WEFOUNDpopulation history of u.s


In demographics , the world population is the total number of humans currently living. The world population was estimated to have reached 7.6 billion as of December 2017. [1] The United Nations estimates it will further increase to 11.8 billion by the year 2100. [2]

Estimates of world population by their nature are an aspect of modernity , possible only since the Age of Discovery . Early estimates for the population of the world [23] date to the 17th century: William Petty in 1682 estimated world population at 320 million (modern estimates ranging close to twice this number); by the late 18th century, estimates ranged close to one billion (consistent with modern estimates). [24] More refined estimates, broken down by continents, were published in the first half of the 19th century, at 600 to 1000 million in the early 1800s and at 800 to 1000 million in the 1840s. [25]

Estimates of the population of the world at the time agriculture emerged in around 10,000 BC have ranged between 1 million and 15 million. [26] [27] Even earlier, genetic evidence suggests humans may have gone through a population bottleneck of between 1,000 and 10,000 people about 70,000 BC, according to the Toba catastrophe theory . By contrast, it is estimated that around 50–60 million people lived in the combined eastern and western Roman Empire in the 4th century AD. [28]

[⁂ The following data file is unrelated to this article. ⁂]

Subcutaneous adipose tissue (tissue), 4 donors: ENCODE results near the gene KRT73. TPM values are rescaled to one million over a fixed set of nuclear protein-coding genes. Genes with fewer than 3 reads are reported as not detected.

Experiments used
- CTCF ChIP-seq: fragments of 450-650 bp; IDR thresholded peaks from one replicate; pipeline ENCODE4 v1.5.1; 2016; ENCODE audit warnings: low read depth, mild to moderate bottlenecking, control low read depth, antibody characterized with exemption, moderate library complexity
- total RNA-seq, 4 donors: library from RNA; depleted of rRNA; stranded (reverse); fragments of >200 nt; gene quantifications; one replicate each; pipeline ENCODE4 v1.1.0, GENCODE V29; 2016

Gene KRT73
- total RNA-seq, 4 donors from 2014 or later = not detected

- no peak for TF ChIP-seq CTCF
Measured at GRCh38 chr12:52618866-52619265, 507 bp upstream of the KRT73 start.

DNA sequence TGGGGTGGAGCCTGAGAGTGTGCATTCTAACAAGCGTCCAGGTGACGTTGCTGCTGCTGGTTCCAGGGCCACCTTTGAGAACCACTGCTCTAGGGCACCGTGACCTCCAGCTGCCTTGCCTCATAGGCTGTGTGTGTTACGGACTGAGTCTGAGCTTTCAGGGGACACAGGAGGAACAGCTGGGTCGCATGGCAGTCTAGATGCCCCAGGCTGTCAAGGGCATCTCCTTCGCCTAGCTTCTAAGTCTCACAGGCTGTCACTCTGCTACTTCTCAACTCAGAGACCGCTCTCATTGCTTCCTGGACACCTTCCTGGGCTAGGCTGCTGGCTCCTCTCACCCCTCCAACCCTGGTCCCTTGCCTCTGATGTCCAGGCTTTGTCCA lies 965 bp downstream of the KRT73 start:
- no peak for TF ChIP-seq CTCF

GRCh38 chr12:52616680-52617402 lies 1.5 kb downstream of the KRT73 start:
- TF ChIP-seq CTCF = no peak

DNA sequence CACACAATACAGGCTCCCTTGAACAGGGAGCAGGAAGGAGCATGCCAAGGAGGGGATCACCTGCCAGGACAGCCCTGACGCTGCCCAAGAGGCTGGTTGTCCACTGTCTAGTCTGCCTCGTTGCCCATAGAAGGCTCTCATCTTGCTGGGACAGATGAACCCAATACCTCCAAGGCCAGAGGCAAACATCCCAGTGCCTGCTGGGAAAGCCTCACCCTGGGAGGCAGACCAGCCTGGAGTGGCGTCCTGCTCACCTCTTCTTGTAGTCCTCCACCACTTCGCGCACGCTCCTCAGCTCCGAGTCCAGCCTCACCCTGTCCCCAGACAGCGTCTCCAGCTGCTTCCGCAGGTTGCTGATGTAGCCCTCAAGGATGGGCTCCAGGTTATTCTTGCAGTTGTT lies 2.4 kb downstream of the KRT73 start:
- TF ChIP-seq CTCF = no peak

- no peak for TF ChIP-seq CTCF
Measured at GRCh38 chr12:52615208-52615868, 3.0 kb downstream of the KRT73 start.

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Hover over a state to see information. Click on a state for access to that state’s Overpopulation page – news, fact sheets, and more detailed information!

NPG created this interactive U.S. population map to stimulate greater interest in population issues at the state level. It illustrates how population growth effects each state now, and – in many cases – how it will have an even more devastating effect in the future.

In demographics , the world population is the total number of humans currently living. The world population was estimated to have reached 7.6 billion as of December 2017. [1] The United Nations estimates it will further increase to 11.8 billion by the year 2100. [2]

Estimates of world population by their nature are an aspect of modernity , possible only since the Age of Discovery . Early estimates for the population of the world [23] date to the 17th century: William Petty in 1682 estimated world population at 320 million (modern estimates ranging close to twice this number); by the late 18th century, estimates ranged close to one billion (consistent with modern estimates). [24] More refined estimates, broken down by continents, were published in the first half of the 19th century, at 600 to 1000 million in the early 1800s and at 800 to 1000 million in the 1840s. [25]

Estimates of the population of the world at the time agriculture emerged in around 10,000 BC have ranged between 1 million and 15 million. [26] [27] Even earlier, genetic evidence suggests humans may have gone through a population bottleneck of between 1,000 and 10,000 people about 70,000 BC, according to the Toba catastrophe theory . By contrast, it is estimated that around 50–60 million people lived in the combined eastern and western Roman Empire in the 4th century AD. [28]


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